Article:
How to Support Your Partner During Labor

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While it can feel challenging and overwhelming to think about providing support for your partner during labor, it is a vital role that can have a significant impact on the outcome of the labor and delivery process. In fact, research shows that continuous support during childbirth for a person in labor can have positive benefits for both them and for the baby.

Positive support might even improve the outcome and reduce the length of labor. Plus, providing support can help you and your partner bond as you meet the challenges of labor together as a team.

"Labor can be a very scary and overwhelming experience," says Emily Guarnotta, PsyD, PMH-C, a licensed clinical psychologist and certified perinatal mental health provider. "It can also be very vulnerable, both physically and emotionally. Having a supportive partner during labor can help a person to feel less alone and more safe and comfortable."

If you are going to be your partner's support person during labor and delivery, it is important to gather as many tips and suggestions as you can so that you are prepared to help them through the process. Here's what you need to know about supporting your partner during labor.

Why Support Is Important

When you are actively engaged in the labor and delivery process, this can help your partner feel more secure, while helping you feel useful and involved, says Sabia Wade, a full spectrum doula and founder of Birthing Advocacy Doula Trainings and For the Village, a non-profit organization.

"Having an active support team is crucial in ensuring that decisions are being made with the birthing person's consent and are in the best interest of the family," she adds.

What's more, active support can decrease the need for medical intervention, promote quicker labors, and reduce the need for pain medication, explains Stacy Sohner, RN, BS, c-EFM, an OhioHealth childbirth education program facilitator, and Marisa Beattie, BSN, RNC-OB, CEFM, an OhioHealth childbirth educator. It also can lead to improved satisfaction with the birth process and improved bonding.

"Having a supportive partner can help enhance the experience of labor and birth," says Dr. Guarnotta. "People who feel supported are less likely to experience their birth as traumatic. Even if a [person] experiences a trauma during birth, having the support of a partner can help them cope and give them a sense that they were not alone in what happened. A supportive birth experience sets the stage for working together as a couple to navigate the parenting challenges ahead."

On the contrary, failing to properly support a birthing person can cause them to feel alone and vulnerable. It may even contribute to them experiencing the birth as traumatic, she says.

"If the partner is not supportive, the birthing person can feel closed off," Wade says. "The body goes into fight or flight mode when we feel unsupported, and in the birthing process this can physically slow down the progression of labor, which may impact the amount of interventions [needed], along with the overall safety of the birthing person and baby."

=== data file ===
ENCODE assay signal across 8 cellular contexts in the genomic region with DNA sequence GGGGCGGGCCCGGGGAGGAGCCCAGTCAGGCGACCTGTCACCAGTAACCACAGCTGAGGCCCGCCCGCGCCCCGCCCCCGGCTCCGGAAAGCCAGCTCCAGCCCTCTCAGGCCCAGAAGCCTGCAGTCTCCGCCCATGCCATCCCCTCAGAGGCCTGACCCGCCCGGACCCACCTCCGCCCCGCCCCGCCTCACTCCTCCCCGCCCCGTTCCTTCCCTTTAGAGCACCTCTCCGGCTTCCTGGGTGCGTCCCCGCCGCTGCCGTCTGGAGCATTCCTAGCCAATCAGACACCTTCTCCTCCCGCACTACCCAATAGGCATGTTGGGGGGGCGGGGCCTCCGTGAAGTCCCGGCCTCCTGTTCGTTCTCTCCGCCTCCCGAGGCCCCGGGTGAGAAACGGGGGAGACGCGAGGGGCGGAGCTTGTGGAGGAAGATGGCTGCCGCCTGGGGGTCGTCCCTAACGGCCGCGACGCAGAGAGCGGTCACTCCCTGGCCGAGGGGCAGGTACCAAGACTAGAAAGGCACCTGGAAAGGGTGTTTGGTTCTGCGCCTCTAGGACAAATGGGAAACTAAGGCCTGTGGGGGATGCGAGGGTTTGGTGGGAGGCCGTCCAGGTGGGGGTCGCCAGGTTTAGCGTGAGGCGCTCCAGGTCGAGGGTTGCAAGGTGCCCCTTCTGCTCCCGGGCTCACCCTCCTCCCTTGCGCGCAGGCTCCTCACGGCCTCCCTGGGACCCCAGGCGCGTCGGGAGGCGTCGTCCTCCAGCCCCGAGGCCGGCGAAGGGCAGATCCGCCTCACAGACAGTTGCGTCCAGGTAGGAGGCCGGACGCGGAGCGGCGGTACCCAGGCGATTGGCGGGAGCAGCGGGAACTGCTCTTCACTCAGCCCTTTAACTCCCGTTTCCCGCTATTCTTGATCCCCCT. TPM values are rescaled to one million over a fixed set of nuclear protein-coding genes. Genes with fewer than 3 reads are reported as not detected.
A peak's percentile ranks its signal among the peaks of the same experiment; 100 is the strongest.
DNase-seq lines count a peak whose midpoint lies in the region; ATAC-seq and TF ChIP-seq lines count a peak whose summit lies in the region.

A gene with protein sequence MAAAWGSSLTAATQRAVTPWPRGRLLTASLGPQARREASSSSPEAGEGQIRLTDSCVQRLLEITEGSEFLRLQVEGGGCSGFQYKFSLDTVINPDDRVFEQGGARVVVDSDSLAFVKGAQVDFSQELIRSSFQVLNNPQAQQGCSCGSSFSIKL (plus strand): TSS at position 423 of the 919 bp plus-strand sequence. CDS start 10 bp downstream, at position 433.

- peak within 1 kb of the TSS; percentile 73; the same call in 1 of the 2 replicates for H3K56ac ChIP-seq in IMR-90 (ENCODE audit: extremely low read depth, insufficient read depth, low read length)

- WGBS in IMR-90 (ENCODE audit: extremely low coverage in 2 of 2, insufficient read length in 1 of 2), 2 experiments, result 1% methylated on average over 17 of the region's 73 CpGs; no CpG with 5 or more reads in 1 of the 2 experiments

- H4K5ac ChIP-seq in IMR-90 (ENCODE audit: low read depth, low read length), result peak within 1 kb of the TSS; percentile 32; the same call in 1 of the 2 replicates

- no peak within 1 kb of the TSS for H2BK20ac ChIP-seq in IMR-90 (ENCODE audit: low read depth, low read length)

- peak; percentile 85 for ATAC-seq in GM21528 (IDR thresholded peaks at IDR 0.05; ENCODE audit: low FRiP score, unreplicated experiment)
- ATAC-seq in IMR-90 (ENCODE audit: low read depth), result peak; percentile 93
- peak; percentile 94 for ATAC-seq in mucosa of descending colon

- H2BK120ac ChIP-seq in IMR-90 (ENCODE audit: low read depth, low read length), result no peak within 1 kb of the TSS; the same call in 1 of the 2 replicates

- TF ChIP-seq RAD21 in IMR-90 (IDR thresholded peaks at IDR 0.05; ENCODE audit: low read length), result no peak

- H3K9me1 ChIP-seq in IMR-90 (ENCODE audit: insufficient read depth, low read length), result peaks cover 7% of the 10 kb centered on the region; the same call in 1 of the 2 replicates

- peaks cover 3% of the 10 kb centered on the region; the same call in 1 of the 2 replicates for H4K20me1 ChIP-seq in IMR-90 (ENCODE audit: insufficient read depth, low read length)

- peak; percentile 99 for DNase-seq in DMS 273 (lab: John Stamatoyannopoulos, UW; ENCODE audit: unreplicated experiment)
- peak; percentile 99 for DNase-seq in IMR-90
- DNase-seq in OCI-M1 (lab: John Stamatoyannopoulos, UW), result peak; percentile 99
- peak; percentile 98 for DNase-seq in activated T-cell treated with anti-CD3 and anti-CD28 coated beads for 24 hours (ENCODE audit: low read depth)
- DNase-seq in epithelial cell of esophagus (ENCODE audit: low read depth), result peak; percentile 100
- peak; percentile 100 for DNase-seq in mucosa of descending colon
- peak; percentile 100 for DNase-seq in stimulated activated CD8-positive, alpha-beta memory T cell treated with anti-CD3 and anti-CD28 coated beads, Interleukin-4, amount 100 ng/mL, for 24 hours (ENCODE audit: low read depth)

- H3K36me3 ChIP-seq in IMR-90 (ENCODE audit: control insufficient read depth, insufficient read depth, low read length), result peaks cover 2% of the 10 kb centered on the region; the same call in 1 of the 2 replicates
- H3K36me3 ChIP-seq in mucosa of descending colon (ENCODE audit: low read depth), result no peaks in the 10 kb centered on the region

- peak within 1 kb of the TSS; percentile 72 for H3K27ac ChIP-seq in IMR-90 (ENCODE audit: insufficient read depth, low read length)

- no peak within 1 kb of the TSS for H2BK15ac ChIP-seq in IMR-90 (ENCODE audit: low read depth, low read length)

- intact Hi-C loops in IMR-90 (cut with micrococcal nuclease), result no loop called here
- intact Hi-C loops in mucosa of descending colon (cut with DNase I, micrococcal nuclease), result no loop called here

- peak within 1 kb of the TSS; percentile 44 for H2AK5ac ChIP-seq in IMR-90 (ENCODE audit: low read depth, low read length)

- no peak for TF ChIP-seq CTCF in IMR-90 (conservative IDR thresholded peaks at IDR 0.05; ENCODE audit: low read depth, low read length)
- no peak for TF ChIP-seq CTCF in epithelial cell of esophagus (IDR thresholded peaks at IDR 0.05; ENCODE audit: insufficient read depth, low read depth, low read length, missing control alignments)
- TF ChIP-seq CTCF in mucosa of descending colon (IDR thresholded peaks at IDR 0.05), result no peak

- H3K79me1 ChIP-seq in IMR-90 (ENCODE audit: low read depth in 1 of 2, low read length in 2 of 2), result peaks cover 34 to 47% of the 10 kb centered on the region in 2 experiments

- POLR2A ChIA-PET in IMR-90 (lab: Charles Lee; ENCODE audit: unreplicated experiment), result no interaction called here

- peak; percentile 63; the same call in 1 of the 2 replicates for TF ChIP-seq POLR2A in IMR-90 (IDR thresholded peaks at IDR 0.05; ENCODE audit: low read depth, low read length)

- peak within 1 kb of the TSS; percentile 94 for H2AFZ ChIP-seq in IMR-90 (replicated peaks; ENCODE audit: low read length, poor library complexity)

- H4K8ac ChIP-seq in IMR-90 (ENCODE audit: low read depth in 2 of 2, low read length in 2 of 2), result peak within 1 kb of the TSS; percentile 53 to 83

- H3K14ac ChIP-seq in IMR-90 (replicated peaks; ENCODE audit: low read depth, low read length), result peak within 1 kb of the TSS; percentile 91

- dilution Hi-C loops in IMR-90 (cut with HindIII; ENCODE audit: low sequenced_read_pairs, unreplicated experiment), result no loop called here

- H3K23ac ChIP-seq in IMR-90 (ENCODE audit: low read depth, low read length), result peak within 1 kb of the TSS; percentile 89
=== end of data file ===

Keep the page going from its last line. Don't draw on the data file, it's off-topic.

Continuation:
How to Prepare

You can support your partner through labor even before labor begins, says Dr. Guarnotta. Start by attending a childbirth prep class and talking about the delivery process. You may even want to help them with their birth plan or discuss their preferences for everything from pain medication and medical interventions to who they want in the delivery room, or how they feel about breastfeeding.

Physical Support

"[You also can] prepare for birth by educating yourself on the progression of labor, knowing the options that will be presented to you and what to expect, and [clarifying] the birthing person's wishes so you can best support them," says Wade. "In addition, knowing how and when to apply pressure for pain relief, knowing how to hold them and support them physically—these are things you can prepare for beforehand by practicing at home."

Wade also suggests arming yourself with knowledge and learning the link between oxytocin and labor. It also is helpful to understand the stages of labor and recognizing that it’s important for the birthing person to rest, stay hydrated, and eat.

Emotional Support

Being a support person during labor will also require you to flexible and not take things your partner says or does personally, Dr. Guarnotta says. Your role may change throughout the process. Be open to taking on different tasks and offering support in different ways.

"Because labor is intense, you may bear the brunt of your partner's pain, anxiety, and frustration," she says. "It can be difficult to accept this, but try to keep in mind that this is a very difficult experience and they may say or do things out of pain. Try not to take it personally, and instead practice letting it go."

Preparing for Challenges

It is also important to recognize that being a support person for someone can be challenging, Sohner and Beattie say. It is hard to see someone you care about in discomfort. Your natural instinct may be to try to "fix It."  

"It is important to remember that pain in labor is normal and nothing to fear," they say. "Remember that [labor] is a natural process. Help [the birthing parent] remember this and stay relaxed; it will help the labor progress quicker with less discomfort."

It is also important to remember that labor can be long, and that's normal too. A long labor is not a bad labor, Sohner and Beattie add. Labor also will change throughout the process and get stronger. 

"The labor techniques that helped in early labor may not be as effective in active or transitional labor," they say. "Experiment with many techniques such as counter pressure, massage, hip squeezes, effleurage, keeping the environment calm, and helping [the birthing parent] to change positions."

Tips for Support

When it comes to supporting your partner during labor, child birth educators, like Sohner and Beattie, sometimes use the acronym SUPPORT. This stands for supportive environment, urination, position changes, praise, oxygenation, relaxation, and touch, they say.